Review: “Hyperdaze” by Void Of Vision

After the highly impressive entrance into cathartic writing that was their “Disturbia” EP and a run of shows that took Melbourne Metalcore quartet (vocalist James Bergin, guitarist and clean vocalist James McKendrick, guitarist Mitch Farlie and drummer George Murphy) toured the Globe, including appearing at London’s iconic Camden Underworld with Miss May I. That was January 2018 and since a pair of stand alone singles in “Kill All My Friends” and a cover of “Psychosocial” by Slipknot have been just a drop in the ocean. Until now. Appearing on the European leg of the “Alien” Tour with Northlane, it’s time for “Hyperdaze” from Void Of Vision.

A simple and effective 42 second atmosphere and tone setting for the mind of the listener, “Overture” is melodic breathing space of subtlety that is broken instantly but the bombastic bounce of DJent riffage that is “Year of the Rat”. Some vinyl scratch work is buried in the mix of the guitar work with the odd break for melody and programming that underpins the soaring clean vocals it’s a the perfect split between a hug and a slap in the face. Bergin’s vocals are as caustic as you’d expect while McKendrick’s cleans are simply achingly beautiful. “Babylon” roars into life with a running drum pattern and some nihilistic lyrics while pile driving home the DJentisms with some glorious slow downs and and programmed atmospherics. Whether it’s an anti religion or an anti someone forcing their philosophy down your throat sentiment, the vocals are as aggresively cutting as we’ve heard from Bergin. The polyrhythmic Tech-Metal riff of “If Only” wastes no time in getting going with some industrial notes in the programming adding a sinister tone to its adrenaline rush. Avoiding the trap of slowing down for the clean vocal bridge and introducing some more traditional Metalcore groove and an unheard of solo, it’s a real point of difference that shines as a single.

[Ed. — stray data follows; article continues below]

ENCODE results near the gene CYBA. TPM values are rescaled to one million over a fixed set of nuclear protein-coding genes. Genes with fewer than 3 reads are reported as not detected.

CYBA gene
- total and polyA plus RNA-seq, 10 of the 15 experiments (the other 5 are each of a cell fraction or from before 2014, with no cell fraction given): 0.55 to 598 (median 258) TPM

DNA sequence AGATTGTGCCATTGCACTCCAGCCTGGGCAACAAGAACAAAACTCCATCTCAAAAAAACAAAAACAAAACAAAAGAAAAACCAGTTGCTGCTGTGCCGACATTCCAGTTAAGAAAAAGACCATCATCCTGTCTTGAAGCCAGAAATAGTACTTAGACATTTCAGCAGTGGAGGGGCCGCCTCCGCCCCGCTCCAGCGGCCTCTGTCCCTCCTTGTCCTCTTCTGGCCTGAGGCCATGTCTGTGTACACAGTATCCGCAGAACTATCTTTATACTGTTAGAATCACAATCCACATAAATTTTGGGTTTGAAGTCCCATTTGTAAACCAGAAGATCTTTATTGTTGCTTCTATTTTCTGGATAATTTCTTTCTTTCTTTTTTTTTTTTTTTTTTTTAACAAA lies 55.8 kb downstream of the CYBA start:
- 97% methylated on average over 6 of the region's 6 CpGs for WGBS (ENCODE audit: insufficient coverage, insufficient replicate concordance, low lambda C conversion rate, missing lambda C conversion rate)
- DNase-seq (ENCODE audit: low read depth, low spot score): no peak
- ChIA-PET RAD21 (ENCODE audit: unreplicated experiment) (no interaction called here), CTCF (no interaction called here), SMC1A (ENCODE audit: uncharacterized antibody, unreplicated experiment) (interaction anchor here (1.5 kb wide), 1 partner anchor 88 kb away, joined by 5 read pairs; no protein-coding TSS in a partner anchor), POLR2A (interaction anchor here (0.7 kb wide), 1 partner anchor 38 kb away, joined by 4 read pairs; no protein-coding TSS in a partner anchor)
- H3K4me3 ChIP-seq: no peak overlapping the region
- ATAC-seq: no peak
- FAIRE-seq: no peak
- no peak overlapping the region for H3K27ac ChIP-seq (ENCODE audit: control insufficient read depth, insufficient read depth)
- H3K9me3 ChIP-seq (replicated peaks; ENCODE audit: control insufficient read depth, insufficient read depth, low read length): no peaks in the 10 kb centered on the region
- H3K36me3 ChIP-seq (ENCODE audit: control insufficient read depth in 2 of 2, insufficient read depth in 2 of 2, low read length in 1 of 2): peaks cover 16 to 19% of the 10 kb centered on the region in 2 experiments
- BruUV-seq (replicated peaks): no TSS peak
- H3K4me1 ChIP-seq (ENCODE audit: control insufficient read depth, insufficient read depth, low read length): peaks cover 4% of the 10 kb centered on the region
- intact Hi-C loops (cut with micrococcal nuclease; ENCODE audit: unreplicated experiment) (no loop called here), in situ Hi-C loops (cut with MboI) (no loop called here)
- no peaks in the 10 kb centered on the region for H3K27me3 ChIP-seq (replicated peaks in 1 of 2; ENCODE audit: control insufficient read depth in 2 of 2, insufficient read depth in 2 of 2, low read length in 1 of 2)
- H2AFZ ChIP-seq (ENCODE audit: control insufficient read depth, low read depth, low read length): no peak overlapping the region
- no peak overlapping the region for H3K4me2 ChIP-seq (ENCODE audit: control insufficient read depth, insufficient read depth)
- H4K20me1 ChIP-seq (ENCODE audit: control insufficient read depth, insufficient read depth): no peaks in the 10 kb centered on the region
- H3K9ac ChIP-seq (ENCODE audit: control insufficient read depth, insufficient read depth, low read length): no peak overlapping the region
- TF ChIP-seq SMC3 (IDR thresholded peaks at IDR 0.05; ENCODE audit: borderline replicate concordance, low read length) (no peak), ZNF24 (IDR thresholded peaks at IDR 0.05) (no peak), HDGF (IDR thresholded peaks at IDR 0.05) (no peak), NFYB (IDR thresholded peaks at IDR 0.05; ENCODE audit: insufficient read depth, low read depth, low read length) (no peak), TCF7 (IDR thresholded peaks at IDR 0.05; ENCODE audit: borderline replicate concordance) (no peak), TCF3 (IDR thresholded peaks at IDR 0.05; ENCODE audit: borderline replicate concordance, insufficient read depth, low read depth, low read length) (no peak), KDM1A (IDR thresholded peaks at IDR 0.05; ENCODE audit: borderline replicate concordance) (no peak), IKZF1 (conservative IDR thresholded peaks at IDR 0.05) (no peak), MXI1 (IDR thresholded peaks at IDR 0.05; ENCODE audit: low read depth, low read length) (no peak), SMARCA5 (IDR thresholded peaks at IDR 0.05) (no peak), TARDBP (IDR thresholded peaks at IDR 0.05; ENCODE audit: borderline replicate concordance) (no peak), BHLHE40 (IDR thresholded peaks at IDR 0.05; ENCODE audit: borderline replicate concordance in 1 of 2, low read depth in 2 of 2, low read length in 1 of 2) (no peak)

Pallette cleansing with a We Came As Romans inspired introduction before returning to those big hitting riffs, “Slave To The Name” is a fine interplay between the aggression and angst and the beauty in the melody. Adding short passages of synths and dark moody programming to the mix with the interlude of “Adrenaline” is an interesting change that splits the album in half. It’s 91 seconds comes over like a remix and acts the clear aside the earlier tunes well. It could be on the aforementioned Northlane album. The pure self loathing nihilistic lyrics of “Hole In Me” hit as hard as the riffs and the programmed breakbeats take things to a thunderous new level. If you put a Vein track on half speed, it would sound like this. “Kerosene Dream” features the finest kit work of the album with George Murphy laying down a blast beat passage and some pummelling thunderous footwork around the serious groove riffs. A buried electronic pattern sounds like the radar system of a submarine tracking a sea beast.

Adding an icy spoken word with an autotune or programmed edge to replace those cleans “Decay” has a hard hitting main riff that piles breakdowns upon breakdowns as it stomps on your head. As much as it is a pit starter, it’s also a brutal unclean sing-a-long of epic proportions. If DJent did Black Metal, then the blast beat heavy introduction to “Splinter” would be it. Hitting like a meat tenderising hammer it’s a cut with will have After The Burial turning their heads. DJent groove bounce for days, broken glass caustic vocals from Bergin’s inner darkness, it has more in common with Emmure than anything we’ve heard from them before. Saving arguably the best until last with the album title track “Hyperdaze” is a monster of a tune that summarises the album as a whole sonically in a breathless adrenaline rush of Tech infused Metalcore. As if on his knees roaring into the microphone “My final words are deafening” screams Bergin over and over as the song and album comes to an end, falling into a white noise of programming before dying gracefully. Void of Vision have become the formidable force that they had previously hinted at with everything set to maximum, “Hyperdaze” is an experience not to be missed that grows on your with multiple listens. [8/10]

Track listing

  1. Overture
  2. Year of the Rat
  3. Babylon
  4. If Only
  5. Slave to the Name
  6. Adrenaline
  7. Hole In Me
  8. Kerosene Dream
  9. Decay
  10. Splinter
  11. Hyperdaze

“Hyperdaze” by Void Of Vision is out now via UNFD

Add a Comment

Your email address will not be published.